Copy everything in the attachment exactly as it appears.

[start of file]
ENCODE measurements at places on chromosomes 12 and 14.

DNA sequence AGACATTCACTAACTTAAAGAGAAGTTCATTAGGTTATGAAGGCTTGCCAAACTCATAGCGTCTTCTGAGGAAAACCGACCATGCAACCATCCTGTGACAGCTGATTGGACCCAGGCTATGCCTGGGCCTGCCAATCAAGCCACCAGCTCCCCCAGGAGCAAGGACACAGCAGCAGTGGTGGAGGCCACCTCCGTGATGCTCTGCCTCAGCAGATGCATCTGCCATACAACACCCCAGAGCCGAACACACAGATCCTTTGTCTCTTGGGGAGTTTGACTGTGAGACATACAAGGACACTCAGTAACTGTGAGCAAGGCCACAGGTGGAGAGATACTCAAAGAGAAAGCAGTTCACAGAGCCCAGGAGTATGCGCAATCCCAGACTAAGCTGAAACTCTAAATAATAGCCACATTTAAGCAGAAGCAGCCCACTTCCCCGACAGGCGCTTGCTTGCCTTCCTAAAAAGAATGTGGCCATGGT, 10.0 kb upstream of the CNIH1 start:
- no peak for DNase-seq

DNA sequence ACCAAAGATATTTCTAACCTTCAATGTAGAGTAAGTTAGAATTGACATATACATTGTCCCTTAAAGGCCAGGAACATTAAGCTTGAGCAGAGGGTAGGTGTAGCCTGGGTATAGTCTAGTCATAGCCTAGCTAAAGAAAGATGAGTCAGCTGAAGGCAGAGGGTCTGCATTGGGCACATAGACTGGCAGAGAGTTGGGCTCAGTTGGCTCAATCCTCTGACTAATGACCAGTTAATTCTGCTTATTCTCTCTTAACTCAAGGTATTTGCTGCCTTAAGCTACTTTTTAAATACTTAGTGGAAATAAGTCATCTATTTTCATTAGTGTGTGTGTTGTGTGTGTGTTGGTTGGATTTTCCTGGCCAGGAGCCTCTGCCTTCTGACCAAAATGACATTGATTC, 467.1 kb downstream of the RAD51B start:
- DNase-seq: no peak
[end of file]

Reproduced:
ENCODE measurements at places on chromosomes 12 and 14.

DNA sequence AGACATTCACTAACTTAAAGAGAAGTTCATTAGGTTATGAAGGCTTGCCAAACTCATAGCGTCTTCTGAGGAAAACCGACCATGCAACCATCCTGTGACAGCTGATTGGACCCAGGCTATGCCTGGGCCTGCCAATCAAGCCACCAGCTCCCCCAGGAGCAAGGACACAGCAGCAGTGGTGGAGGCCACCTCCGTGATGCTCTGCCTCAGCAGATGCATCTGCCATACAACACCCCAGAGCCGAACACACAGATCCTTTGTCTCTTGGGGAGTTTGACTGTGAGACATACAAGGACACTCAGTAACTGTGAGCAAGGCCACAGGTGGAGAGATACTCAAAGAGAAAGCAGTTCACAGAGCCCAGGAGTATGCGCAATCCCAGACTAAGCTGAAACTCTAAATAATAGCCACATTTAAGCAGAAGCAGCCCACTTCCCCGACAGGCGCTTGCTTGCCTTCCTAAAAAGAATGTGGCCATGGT, 10.0 kb upstream of the CNIH1 start:
- no peak for DNase-seq

DNA sequence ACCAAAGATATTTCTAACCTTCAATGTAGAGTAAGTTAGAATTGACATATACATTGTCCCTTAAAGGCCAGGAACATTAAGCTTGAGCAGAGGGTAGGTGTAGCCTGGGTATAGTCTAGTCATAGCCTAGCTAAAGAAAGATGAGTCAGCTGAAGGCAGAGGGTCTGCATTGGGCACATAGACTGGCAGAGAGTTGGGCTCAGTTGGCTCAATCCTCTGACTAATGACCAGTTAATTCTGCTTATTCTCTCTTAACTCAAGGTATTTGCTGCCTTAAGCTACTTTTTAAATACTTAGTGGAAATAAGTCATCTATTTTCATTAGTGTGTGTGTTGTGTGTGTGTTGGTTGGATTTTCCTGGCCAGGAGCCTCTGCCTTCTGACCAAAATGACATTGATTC, 467.1 kb downstream of the RAD51B start:
- DNase-seq: no peak